Welcome to June. If you live in New York, there’s no way to forget it’s Pride month now. Turn the block to NR’s headquarters off Fifth Avenue, and you learn that purchasing apparently has to do with declaring your views on same-sex marriage. But it’s not about having an opinion anymore, it’s about submitting. Because we don’t seem to believe in pluralism anymore.
Some of the headlines this morning are in that spirit. We’re waiting for a few big Supreme Court decisions, as tends to happen in June. The Fulton case — argued by the Becket Fund for Religious Liberty — is among them, involving the city of Philadelphia and Catholic Social Services. At the same time that Philadelphia declared a foster-care crisis, needing to recruit foster families, it abruptly stopped working with Catholic Social Services because they don’t work with same-sex couples. The most important fact in this case may be that no gay couple filed a complaint. This is all about ideology. Foster parents will tell you how essential their agencies are in walking through not only the bureaucracy — that at times seems to be working against them — but with resources for all the specialized needs children who are in foster care are going to have.
Indoctrination about what this case is supposedly about seemed to be jumping out of my phone today. Some of the things I read from the New York Times and others seem to be threatening the Justices appointed by Trump in a particular way (Alito and Thomas are lost causes, as far as some are concerned). “Will Amy Coney Barrett side with discrimination?” some ask. A more accurate question is: Will she work to protect religious liberty and children?
Can we please agree to come together for children in a spirit of pluralism? Joe Biden, who believed marriage was between a man and a woman not so long ago, can give speeches about the aspirations of our democratic republic, but the imperiling he talked about yesterday has to do with the political fads of the day looking to crush long-standing beliefs that make a whole lot of sense.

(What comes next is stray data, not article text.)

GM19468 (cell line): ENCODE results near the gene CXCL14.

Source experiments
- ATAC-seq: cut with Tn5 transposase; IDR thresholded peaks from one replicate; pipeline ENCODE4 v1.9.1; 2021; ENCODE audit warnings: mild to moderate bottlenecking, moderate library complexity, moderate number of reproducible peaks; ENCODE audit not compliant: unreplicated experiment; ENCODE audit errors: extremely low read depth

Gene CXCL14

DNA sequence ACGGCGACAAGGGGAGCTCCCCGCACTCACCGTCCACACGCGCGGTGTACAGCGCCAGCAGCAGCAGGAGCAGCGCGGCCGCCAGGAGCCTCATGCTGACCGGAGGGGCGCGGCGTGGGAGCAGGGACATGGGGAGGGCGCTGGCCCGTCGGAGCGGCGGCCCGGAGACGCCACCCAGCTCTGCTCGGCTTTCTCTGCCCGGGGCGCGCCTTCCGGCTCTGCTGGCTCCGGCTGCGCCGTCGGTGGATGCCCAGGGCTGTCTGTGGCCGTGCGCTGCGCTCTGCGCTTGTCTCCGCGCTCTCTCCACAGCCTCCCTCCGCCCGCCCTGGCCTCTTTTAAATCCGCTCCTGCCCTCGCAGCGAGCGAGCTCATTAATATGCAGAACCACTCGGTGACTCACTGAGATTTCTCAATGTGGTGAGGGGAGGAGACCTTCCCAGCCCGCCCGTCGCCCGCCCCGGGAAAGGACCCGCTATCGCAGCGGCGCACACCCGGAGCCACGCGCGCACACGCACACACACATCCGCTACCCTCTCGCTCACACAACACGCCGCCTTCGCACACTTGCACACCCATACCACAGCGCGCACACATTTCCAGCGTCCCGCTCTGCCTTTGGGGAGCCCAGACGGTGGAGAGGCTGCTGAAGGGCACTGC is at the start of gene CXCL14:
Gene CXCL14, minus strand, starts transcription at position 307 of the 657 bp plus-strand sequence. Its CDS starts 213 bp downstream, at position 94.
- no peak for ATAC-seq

I’m not even asking him to believe what his Church teaches, I’m humbling suggesting we consider the needs of children as more important than ideologies.
Let there be agencies that work with same-sex couples and agencies who don’t — and not because they want to discriminate, but because they believe children will do best in a more traditional setting.
And can we stop making issues where there aren’t? Again, there’s no gay couple in Philadelphia who went to Catholic Social Services and was refused. The media and others may want to make this a Pride issue, but it’s simply about children who don’t have time for adults to work out all their differences.
Is there anyone left who supports pluralism? Can we find common ground for vulnerable children, despite our differences?
Don’t let this case be about rainbows or Donald Trump. It’s about children and how we can best help them and protecting religious freedom in this all-important area of caring for children in need of true self-sacrificial love.